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N2 - Agents can face financially profitable, but immoral decisions as part of their job to increase their principals’ profits. According to prior research, these decisions might create the desire to compensate for them and to balance moral accounts as it has been shown that individuals tend to increase spending on a moral cause after immoral decisions. This so-called “moral cleansing” would lead to agency costs if agents use their principals’ resources to pay for the moral activities. To examine whether a financially profitable, but immoral decision results in agency costs and whether this is affected by the person responsible for the immoral decision I conduct a 2 (Morality: morally neutral vs. immoral decision) x 2 (Source of Responsibility: principal vs. agent) between-subjects experiment. I predict that agents increase their use of firm resources to pay for moral cleansing activities when principals are responsible for the immoral decision and that this moral cleansing is weaker when agents are responsible. The underlying intuition is that agents in the former case have few concerns to use firm resources, but find it harder to justify the use of firm resources in the latter case: further, agents’ moral identity may be less compromised when they can justify their behavior as just “doing their job”. Results support my predictions. While spending of firm resources on a moral cause is higher when principals are responsible for an immoral decision compared to a morally neutral decision, moral spending is not higher when agents are responsible. Supplementary analyses provide further insights: regardless of the Source of Responsibility, profiting from an immoral action increases agents’ fairness concerns; however, only when principals are responsible for an immoral action, this increases moral cleansing activities. Further, I find no evidence suggesting that agents use private resources to compensate for their own immoral actions. This is consistent with agents disengaging morally when they are “doing their job”. This implies that agents seem to use primarily firm resources to manage balanced moral accounts, which emphasizes the importance of an agency perspective.

AB - Agents can face financially profitable, but immoral decisions as part of their job to increase their principals’ profits. According to prior research, these decisions might create the desire to compensate for them and to balance moral accounts as it has been shown that individuals tend to increase spending on a moral cause after immoral decisions. This so-called “moral cleansing” would lead to agency costs if agents use their principals’ resources to pay for the moral activities. To examine whether a financially profitable, but immoral decision results in agency costs and whether this is affected by the person responsible for the immoral decision I conduct a 2 (Morality: morally neutral vs. immoral decision) x 2 (Source of Responsibility: principal vs. agent) between-subjects experiment. I predict that agents increase their use of firm resources to pay for moral cleansing activities when principals are responsible for the immoral decision and that this moral cleansing is weaker when agents are responsible. The underlying intuition is that agents in the former case have few concerns to use firm resources, but find it harder to justify the use of firm resources in the latter case: further, agents’ moral identity may be less compromised when they can justify their behavior as just “doing their job”. Results support my predictions. While spending of firm resources on a moral cause is higher when principals are responsible for an immoral decision compared to a morally neutral decision, moral spending is not higher when agents are responsible. Supplementary analyses provide further insights: regardless of the Source of Responsibility, profiting from an immoral action increases agents’ fairness concerns; however, only when principals are responsible for an immoral action, this increases moral cleansing activities. Further, I find no evidence suggesting that agents use private resources to compensate for their own immoral actions. This is consistent with agents disengaging morally when they are “doing their job”. This implies that agents seem to use primarily firm resources to manage balanced moral accounts, which emphasizes the importance of an agency perspective.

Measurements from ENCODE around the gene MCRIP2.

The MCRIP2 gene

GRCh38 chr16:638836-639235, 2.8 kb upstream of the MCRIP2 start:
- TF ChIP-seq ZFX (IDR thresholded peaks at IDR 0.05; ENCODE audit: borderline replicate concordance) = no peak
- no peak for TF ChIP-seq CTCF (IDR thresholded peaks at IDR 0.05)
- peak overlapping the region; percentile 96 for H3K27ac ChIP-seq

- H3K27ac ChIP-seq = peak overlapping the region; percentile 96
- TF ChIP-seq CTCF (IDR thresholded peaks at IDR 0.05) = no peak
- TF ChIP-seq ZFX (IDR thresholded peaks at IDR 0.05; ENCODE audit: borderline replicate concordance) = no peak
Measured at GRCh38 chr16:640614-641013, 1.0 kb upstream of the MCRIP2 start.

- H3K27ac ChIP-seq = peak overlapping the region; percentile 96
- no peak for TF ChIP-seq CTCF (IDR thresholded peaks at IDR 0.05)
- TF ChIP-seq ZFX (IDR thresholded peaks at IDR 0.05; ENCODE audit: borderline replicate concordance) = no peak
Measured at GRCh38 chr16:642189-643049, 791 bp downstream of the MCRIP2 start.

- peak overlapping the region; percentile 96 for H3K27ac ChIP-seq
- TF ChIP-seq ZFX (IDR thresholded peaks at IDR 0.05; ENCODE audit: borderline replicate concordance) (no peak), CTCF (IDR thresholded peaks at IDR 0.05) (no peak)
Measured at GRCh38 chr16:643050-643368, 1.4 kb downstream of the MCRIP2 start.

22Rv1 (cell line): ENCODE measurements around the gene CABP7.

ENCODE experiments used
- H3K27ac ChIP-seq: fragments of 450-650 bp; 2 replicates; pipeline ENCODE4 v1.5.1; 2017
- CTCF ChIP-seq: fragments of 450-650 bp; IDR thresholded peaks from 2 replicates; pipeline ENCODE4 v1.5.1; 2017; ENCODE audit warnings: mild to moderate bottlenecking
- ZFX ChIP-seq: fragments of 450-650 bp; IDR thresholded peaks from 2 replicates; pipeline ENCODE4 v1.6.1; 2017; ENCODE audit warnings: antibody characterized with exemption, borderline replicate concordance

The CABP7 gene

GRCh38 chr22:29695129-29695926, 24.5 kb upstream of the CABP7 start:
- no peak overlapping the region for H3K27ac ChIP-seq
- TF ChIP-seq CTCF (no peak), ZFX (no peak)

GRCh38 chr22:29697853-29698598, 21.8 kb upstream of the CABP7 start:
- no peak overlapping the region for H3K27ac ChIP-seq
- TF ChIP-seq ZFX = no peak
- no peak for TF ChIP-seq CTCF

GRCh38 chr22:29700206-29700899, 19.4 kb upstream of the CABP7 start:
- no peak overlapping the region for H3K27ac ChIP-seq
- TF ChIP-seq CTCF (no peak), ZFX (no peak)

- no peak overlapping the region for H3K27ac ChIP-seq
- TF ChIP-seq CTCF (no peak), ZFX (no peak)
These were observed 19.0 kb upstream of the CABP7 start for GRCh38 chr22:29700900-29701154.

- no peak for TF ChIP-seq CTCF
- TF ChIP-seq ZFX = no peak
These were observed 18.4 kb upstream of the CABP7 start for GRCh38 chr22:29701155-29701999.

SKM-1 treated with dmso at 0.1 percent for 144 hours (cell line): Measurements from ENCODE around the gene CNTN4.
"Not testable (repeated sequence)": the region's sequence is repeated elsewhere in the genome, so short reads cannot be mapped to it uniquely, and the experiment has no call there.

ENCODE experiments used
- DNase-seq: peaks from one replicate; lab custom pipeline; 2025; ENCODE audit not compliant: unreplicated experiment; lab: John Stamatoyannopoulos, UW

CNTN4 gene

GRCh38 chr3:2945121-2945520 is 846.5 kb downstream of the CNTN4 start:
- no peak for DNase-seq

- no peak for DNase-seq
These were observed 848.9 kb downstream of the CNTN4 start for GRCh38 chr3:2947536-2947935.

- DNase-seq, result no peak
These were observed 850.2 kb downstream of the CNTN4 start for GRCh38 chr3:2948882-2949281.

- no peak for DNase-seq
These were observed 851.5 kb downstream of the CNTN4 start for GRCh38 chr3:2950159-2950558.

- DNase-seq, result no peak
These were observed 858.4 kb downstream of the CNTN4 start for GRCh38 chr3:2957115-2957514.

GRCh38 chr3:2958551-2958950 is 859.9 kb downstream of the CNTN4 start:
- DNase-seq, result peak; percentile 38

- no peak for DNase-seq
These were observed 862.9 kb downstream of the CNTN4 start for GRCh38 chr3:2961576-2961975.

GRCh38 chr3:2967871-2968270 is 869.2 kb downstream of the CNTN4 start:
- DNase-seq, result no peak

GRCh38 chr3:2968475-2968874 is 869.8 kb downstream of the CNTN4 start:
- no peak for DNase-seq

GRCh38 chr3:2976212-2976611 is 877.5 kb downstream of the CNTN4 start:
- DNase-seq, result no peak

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KW - Moral Reasoning

KW - Moral Balancing

KW - Moral Cleansing

KW - Source of Responsibility

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CY - Tilburg